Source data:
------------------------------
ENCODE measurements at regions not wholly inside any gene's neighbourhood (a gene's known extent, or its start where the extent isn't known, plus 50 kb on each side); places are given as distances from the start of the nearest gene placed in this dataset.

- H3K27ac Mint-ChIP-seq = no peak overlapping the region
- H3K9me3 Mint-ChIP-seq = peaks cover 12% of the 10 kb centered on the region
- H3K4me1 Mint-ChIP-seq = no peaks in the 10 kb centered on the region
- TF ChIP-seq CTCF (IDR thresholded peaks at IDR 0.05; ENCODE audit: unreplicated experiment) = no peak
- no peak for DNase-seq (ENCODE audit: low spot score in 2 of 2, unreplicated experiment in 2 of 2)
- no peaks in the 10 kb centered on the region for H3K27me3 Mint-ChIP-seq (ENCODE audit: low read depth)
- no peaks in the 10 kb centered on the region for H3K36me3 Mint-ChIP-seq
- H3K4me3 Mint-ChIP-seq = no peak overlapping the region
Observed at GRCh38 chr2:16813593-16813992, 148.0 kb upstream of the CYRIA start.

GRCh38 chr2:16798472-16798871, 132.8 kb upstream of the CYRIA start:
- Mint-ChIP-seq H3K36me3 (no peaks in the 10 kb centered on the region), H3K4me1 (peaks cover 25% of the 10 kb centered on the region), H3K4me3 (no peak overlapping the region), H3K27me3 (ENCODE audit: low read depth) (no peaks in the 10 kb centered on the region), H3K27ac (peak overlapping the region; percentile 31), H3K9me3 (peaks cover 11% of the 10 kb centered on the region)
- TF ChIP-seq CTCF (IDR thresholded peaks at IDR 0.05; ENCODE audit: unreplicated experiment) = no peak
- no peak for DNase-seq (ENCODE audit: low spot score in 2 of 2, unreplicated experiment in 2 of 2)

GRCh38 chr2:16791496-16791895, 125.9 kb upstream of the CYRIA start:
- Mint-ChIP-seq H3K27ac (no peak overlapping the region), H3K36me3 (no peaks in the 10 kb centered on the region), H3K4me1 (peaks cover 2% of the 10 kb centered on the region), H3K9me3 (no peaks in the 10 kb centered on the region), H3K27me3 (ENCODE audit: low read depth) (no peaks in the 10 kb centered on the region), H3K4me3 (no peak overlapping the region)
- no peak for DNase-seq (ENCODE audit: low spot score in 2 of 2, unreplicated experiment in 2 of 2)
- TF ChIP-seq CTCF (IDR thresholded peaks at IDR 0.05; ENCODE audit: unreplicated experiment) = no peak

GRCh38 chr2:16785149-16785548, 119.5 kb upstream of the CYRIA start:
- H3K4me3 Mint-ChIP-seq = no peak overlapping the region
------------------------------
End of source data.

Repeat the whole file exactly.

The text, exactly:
ENCODE measurements at regions not wholly inside any gene's neighbourhood (a gene's known extent, or its start where the extent isn't known, plus 50 kb on each side); places are given as distances from the start of the nearest gene placed in this dataset.

- H3K27ac Mint-ChIP-seq = no peak overlapping the region
- H3K9me3 Mint-ChIP-seq = peaks cover 12% of the 10 kb centered on the region
- H3K4me1 Mint-ChIP-seq = no peaks in the 10 kb centered on the region
- TF ChIP-seq CTCF (IDR thresholded peaks at IDR 0.05; ENCODE audit: unreplicated experiment) = no peak
- no peak for DNase-seq (ENCODE audit: low spot score in 2 of 2, unreplicated experiment in 2 of 2)
- no peaks in the 10 kb centered on the region for H3K27me3 Mint-ChIP-seq (ENCODE audit: low read depth)
- no peaks in the 10 kb centered on the region for H3K36me3 Mint-ChIP-seq
- H3K4me3 Mint-ChIP-seq = no peak overlapping the region
Observed at GRCh38 chr2:16813593-16813992, 148.0 kb upstream of the CYRIA start.

GRCh38 chr2:16798472-16798871, 132.8 kb upstream of the CYRIA start:
- Mint-ChIP-seq H3K36me3 (no peaks in the 10 kb centered on the region), H3K4me1 (peaks cover 25% of the 10 kb centered on the region), H3K4me3 (no peak overlapping the region), H3K27me3 (ENCODE audit: low read depth) (no peaks in the 10 kb centered on the region), H3K27ac (peak overlapping the region; percentile 31), H3K9me3 (peaks cover 11% of the 10 kb centered on the region)
- TF ChIP-seq CTCF (IDR thresholded peaks at IDR 0.05; ENCODE audit: unreplicated experiment) = no peak
- no peak for DNase-seq (ENCODE audit: low spot score in 2 of 2, unreplicated experiment in 2 of 2)

GRCh38 chr2:16791496-16791895, 125.9 kb upstream of the CYRIA start:
- Mint-ChIP-seq H3K27ac (no peak overlapping the region), H3K36me3 (no peaks in the 10 kb centered on the region), H3K4me1 (peaks cover 2% of the 10 kb centered on the region), H3K9me3 (no peaks in the 10 kb centered on the region), H3K27me3 (ENCODE audit: low read depth) (no peaks in the 10 kb centered on the region), H3K4me3 (no peak overlapping the region)
- no peak for DNase-seq (ENCODE audit: low spot score in 2 of 2, unreplicated experiment in 2 of 2)
- TF ChIP-seq CTCF (IDR thresholded peaks at IDR 0.05; ENCODE audit: unreplicated experiment) = no peak

GRCh38 chr2:16785149-16785548, 119.5 kb upstream of the CYRIA start:
- H3K4me3 Mint-ChIP-seq = no peak overlapping the region